Archive | BHP Billiton

Dozens of Rio tailings dams would be high hazards if they failed – by Darren Gray (Sydney Morning Herald – June 12, 2019)

https://www.smh.com.au/

Dozens of Rio Tinto tailings dams around the world would generate a “high” hazard if they were to fail, according to an audit of the global miner’s tailings dams.

The audit, released late on Wednesday, reveals just over 40 of Rio Tinto’s tailings storage facilities are deemed to have at least a “high” hazard consequence in the event of a failure, including three that were assigned a “very high” rating.

The three deemed “very high” are all outside of Australia, with one in Chile, one in Brazil and the other in Canada. Mining companies have faced intense scrutiny of their approach to tailings dams after the devastating collapse of a dam in January at Vale’s Brumadinho iron ore mine in Brazil. Continue Reading →

Potash producer Nutrien eyes expansion as BHP ponders entry – by Rod Nickel (Reuters Canada – May 28, 2019)

https://ca.reuters.com/

WINNIPEG, Manitoba (Reuters) – Canada’s Nutrien Ltd, the world’s biggest producer of potash fertilizer, said on Tuesday that it was evaluating whether to expand its annual production capacity by 5 million tonnes after 2023, around the time that metals miner BHP Billiton is considering a move into potash.

In a presentation to investors in Toronto, Chief Executive Chuck Magro said the additional capacity would consist of expansions to existing Canadian mines during the next decade.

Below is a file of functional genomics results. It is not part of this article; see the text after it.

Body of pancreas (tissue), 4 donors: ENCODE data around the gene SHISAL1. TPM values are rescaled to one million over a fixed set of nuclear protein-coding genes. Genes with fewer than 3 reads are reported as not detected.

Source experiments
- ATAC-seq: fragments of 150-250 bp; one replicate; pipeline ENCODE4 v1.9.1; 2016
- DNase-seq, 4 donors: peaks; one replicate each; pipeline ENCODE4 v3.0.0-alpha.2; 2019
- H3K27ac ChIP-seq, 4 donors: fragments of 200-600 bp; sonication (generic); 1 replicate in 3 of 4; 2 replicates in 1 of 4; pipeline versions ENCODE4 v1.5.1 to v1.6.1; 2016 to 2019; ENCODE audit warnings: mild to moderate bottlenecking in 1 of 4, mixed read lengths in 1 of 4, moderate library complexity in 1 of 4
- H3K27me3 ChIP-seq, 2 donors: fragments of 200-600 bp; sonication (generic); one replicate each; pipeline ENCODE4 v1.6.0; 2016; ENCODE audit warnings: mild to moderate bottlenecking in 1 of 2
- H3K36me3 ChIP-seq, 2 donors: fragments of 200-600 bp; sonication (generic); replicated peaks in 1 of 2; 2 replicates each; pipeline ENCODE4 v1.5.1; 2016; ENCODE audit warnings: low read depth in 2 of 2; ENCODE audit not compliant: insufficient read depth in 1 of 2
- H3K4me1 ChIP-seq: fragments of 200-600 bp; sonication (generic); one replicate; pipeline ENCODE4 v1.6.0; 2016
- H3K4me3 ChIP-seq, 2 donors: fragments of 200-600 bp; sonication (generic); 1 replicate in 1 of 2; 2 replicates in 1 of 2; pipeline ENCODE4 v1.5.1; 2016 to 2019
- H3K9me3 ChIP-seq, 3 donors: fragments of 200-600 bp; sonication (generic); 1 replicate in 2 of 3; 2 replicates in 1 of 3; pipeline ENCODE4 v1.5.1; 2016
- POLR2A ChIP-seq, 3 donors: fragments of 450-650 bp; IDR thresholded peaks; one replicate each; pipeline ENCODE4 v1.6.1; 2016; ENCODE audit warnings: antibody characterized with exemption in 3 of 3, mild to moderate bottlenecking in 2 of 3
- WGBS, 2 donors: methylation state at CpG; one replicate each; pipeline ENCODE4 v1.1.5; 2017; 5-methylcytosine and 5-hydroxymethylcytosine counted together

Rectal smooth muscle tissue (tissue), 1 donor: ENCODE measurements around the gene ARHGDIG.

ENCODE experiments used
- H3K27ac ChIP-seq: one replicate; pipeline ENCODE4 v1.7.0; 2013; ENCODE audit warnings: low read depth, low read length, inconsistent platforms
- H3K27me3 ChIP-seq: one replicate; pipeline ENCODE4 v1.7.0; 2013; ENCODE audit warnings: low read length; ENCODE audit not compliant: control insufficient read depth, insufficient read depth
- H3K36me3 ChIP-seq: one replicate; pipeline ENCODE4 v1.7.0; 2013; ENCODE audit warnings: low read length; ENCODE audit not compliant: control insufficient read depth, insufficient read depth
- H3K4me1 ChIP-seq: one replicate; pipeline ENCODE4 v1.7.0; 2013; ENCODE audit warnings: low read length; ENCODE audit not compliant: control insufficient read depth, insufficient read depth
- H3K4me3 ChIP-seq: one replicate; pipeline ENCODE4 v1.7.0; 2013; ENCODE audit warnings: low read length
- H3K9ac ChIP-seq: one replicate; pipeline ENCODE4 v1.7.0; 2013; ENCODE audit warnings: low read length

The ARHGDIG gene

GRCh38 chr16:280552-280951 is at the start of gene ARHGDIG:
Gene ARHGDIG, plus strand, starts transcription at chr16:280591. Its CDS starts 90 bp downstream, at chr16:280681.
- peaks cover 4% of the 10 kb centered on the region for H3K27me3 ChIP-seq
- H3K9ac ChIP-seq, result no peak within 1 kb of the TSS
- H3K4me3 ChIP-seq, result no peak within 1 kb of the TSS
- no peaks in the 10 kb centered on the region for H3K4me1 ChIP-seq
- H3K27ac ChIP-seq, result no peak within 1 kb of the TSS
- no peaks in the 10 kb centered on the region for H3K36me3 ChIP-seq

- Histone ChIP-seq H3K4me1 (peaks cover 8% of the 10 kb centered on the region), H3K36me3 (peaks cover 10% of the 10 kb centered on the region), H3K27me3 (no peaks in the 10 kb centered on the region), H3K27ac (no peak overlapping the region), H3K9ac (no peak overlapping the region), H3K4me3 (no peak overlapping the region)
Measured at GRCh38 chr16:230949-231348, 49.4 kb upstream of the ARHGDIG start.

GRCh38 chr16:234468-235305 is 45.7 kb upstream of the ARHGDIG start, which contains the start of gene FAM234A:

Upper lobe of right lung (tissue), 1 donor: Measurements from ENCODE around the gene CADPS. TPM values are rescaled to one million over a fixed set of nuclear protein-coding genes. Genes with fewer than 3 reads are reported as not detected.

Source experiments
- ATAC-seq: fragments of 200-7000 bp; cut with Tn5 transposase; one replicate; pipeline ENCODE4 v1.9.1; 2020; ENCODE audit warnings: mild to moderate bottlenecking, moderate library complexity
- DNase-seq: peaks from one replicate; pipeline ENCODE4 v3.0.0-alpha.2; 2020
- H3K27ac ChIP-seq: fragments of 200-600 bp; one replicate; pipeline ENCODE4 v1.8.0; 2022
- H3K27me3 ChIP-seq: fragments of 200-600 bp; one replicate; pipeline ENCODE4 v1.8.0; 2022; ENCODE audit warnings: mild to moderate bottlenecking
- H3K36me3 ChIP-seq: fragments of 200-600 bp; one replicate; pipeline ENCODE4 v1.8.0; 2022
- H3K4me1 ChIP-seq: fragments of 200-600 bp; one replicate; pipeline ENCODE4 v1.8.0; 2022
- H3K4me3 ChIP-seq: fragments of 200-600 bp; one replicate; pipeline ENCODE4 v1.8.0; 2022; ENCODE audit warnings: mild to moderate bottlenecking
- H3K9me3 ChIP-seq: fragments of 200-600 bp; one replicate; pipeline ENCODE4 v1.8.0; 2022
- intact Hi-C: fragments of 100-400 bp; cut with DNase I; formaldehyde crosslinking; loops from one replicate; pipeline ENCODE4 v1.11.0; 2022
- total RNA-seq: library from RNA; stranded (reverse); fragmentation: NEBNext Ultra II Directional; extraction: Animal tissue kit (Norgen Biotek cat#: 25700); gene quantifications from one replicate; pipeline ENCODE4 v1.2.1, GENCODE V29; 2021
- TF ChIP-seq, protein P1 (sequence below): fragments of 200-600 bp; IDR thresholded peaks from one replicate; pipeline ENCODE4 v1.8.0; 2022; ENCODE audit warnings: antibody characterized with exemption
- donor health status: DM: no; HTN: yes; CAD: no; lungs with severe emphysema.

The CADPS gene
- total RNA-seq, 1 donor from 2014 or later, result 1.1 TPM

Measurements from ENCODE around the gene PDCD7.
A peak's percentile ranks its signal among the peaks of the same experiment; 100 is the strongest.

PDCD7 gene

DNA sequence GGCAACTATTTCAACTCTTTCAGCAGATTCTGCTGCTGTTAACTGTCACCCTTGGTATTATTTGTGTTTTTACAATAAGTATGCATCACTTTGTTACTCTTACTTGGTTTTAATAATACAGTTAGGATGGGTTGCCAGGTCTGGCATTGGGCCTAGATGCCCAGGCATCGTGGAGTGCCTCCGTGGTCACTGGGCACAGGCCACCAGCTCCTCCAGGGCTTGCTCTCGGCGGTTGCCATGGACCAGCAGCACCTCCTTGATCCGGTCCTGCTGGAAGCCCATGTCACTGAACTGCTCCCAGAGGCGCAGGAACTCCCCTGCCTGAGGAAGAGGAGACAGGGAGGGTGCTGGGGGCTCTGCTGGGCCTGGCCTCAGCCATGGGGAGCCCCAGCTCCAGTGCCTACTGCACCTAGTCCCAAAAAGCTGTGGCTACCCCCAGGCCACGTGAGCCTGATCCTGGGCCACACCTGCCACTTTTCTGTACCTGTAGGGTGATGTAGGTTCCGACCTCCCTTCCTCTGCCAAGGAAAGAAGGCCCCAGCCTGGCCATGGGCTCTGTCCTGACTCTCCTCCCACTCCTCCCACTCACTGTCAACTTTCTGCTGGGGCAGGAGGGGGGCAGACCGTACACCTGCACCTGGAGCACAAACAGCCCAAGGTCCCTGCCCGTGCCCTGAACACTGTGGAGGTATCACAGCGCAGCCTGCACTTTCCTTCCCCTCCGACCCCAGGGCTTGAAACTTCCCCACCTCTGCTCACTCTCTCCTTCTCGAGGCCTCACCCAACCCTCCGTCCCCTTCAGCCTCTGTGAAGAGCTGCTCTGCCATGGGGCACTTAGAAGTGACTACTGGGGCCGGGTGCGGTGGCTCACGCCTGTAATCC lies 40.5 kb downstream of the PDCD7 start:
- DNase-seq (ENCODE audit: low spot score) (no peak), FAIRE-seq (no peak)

Nutrien currently has some 5 million tonnes of idled potash capacity due to soft prices in recent years. Continue Reading →

Global miner BHP plans to expand nickel output amid battery boom (Reuters U.S. – May 21, 2019)

https://www.reuters.com/

MELBOURNE (Reuters) – Global miner BHP Group on Wednesday said it plans to expand its nickel sulphide operations amid an expected boom in demand for the material in electric vehicle batteries.

But the company is not looking to produce main battery ingredient lithium as it sees such output having slimmer profits.

Speaking at a strategy briefing on long-term asset allocation, BHP Chief Financial Officer Peter Beaven said growth in nickel could come from either exploration or acquisitions. Continue Reading →

BHP admits it ‘over-invested’ in Jansen mine – by Alex MacPherson (Saskatoon StarPhoenix – May 15, 2019)

https://thestarphoenix.com/

However, the company’s CEO told investors this week, it still considers the project east of Saskatoon ‘attractive.’

BHP “over-invested” in its massive Jansen potash mine, currently under construction east of Saskatoon, the Anglo-Australian company’s chief executive told investors this week.

However, Andrew Mackenzie said during a mining conference in Barcelona, BHP still considers the project “attractive” even though no final decision about its future has been made.

BHP has committed around US$3.9 billion to the project, but Mackenzie confirmed this week that it remains “uncertain” when the company’s board will make a decision about whether to proceed further. Continue Reading →